Wednesday, January 30, 2008

Torn Between Two Loves

Dateline: Emerald Hills, 1/30/08

Is it possible to have committed relationships with two crafts at the same time? While not exactly neglecting my first love, knitting, lately I've been more excited by my new love, beading. It was actually my first love that introduced me to my new one. It all started when I took a Beaded Shawlette class from Judy Pascale at Stitches West a few years ago. I fell in love with Judy's design and with her technique of adding beads to the knitting with a crochet hook, and I immediately started to make a Beaded Shawlette. I eventually made 4 of them, keeping one for myself and giving the others to my mother (for her 80th birthday), my sister-in-law Mary Beth, and my friend Dianne. Many of my friends in the South Bay Knitters group started making Beaded Shawlettes also; we put in a group order with Caravan Beads in Maine and had a shawlette party at my house.

So my obsession with beads began. After several more beaded knitting projects, including the River Rock Scarf (pictured) from the book No Sheep for You, it occurred to me that there were other things that I could do with beads, and I started taking bead weaving classes at local bead stores last fall. In my knitting, I used only size 6 seed beads. I found out that size 6 are relatively large seed beads, and that sizes 8 and 11 are more commonly used in bead weaving. (The higher the number, the smaller the bead.)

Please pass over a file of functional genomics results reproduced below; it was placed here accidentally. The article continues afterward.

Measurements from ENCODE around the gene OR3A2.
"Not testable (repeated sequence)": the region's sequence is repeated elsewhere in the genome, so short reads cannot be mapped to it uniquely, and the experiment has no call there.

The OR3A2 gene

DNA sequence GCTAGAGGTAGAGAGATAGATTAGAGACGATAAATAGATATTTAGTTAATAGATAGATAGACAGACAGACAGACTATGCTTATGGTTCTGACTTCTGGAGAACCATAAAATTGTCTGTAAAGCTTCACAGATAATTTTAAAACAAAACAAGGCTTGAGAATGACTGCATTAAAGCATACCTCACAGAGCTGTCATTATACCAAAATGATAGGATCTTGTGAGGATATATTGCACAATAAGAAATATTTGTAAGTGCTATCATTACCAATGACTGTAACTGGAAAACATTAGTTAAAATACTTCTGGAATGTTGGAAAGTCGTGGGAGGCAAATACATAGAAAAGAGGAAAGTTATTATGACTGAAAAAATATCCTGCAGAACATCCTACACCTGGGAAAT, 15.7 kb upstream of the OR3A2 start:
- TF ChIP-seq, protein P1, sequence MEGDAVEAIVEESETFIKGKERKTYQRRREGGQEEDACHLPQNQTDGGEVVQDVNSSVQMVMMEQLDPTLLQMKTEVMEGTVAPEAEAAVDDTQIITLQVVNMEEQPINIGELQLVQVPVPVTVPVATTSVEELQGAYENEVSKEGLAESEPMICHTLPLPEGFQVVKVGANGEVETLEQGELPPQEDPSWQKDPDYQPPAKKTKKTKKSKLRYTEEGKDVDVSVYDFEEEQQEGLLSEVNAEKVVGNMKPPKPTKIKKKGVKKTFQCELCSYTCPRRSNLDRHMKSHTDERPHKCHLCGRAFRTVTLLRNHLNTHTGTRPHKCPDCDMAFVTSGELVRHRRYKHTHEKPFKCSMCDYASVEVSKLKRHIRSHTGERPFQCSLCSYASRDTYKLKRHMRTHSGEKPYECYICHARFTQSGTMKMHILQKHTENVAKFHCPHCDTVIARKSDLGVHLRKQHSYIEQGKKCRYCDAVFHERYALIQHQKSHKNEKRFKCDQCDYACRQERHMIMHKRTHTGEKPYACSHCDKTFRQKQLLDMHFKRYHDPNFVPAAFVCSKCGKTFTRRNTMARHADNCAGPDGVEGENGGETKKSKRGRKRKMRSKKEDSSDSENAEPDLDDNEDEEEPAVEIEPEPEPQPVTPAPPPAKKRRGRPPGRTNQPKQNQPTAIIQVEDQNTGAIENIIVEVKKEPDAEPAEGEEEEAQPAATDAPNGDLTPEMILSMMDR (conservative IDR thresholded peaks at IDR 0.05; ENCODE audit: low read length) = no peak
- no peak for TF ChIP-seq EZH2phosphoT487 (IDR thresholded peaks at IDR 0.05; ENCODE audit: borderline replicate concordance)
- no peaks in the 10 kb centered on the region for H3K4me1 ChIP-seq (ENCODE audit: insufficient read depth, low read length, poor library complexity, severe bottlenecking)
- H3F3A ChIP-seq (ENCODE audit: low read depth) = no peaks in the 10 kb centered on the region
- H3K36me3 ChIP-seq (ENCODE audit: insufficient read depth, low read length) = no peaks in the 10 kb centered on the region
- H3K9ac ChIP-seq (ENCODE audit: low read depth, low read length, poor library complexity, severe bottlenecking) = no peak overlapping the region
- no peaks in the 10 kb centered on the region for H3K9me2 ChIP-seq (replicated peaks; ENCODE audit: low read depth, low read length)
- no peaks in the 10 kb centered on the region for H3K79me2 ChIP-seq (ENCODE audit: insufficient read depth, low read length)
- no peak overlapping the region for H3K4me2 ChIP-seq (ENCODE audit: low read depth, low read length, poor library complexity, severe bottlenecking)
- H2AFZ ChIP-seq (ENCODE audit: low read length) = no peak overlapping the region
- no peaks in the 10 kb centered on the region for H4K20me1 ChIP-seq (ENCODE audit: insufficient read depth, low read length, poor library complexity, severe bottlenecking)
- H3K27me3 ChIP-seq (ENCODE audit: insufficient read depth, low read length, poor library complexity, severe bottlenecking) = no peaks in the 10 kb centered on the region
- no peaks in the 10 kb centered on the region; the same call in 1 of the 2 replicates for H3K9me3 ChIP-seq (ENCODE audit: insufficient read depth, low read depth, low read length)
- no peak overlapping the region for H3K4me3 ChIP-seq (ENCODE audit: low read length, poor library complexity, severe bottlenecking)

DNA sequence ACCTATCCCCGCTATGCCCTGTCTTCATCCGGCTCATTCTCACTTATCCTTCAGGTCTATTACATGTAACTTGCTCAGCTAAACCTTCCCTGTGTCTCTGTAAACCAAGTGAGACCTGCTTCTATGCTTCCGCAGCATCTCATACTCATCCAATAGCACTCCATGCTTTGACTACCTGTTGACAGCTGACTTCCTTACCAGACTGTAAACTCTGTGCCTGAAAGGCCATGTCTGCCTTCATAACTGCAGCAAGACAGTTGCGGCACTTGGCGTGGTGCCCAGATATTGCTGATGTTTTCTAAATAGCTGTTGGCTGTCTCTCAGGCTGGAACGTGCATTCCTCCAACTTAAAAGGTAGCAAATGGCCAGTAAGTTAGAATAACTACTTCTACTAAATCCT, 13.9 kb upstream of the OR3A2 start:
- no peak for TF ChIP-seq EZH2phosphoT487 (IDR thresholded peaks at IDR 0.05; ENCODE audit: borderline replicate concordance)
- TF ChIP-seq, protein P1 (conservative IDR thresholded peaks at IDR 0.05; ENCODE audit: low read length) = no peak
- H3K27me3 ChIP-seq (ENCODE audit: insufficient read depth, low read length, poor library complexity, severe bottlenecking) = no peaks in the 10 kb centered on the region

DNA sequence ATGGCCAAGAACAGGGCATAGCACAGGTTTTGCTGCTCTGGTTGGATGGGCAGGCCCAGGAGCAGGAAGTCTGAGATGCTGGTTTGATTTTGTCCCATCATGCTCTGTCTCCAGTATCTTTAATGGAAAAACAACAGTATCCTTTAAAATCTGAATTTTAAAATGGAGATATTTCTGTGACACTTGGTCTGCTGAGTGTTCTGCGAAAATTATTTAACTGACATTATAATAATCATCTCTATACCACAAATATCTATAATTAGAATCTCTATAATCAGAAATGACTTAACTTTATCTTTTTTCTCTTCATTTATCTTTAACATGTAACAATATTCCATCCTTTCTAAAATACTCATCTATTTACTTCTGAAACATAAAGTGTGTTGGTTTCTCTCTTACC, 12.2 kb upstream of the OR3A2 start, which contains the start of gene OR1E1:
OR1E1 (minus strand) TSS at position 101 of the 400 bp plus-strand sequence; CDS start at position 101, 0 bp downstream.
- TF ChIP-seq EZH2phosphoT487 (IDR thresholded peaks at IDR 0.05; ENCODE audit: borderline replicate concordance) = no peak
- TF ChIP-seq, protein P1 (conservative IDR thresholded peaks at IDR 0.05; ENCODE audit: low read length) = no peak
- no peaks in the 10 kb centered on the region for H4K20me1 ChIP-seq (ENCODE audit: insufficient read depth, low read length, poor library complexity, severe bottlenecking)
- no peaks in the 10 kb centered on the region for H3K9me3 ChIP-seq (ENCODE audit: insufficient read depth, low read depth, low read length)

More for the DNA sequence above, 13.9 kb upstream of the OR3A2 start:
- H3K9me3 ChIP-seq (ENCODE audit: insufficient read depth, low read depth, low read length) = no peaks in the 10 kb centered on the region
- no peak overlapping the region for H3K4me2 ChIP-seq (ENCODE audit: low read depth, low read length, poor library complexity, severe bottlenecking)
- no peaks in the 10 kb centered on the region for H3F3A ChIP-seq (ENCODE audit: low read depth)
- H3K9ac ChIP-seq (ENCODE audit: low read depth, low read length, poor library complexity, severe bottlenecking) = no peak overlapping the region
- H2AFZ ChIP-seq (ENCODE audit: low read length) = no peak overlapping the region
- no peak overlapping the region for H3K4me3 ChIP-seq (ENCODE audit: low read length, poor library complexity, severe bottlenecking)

In learning to bead, I've been able to use my knitting experience as I've found a lot of similarities between the two crafts. There are similar issues of design, color choice, gauge, and suitability of particular beads for a specific project. Beaders, like knitters, have stash, and organize UFO nights to work on their unfinished projects. But there are also some differences I've found between beading and knitting.

Stash size: So far, my bead stash fits in about 5 small plastic boxes and one drawer in my yarn room. I wish I could say the same for my yarn stash!

Project-oriented classes: All of the beading classes that I've taken have been built around a specific project, rather than a technique or design principle. In class you at least start, and sometimes even finish, a project. I love classes like that! They exist in knitting but are much less common.

Project length: Most beading projects take only a few hours to a few days to complete. Gratification is faster, and I get to start new projects more often.

Multitasking: I do almost all of my knitting while watching television. Most of my evenings are spent in front of the TV, knitting (or crocheting). I'm not proud of watching so much TV, but I rationalize it by thinking that I'm accomplishing something productive at the same time. When I come to a difficult part of the pattern, I pause the Tivo while I think it through, then go back to my program. I can't bead and watch TV at the same time, however. There are all those loose beads and other supplies, requiring me to sit at a table, and I have to pay closer attention to what I'm doing. But beading is great for listening to music or podcasts.

Fortunately, retirement has given me a lot of time to work on both beading and knitting. Instead of having to choose between my two loves, I will continue to be a bigamist as far as crafts are concerned.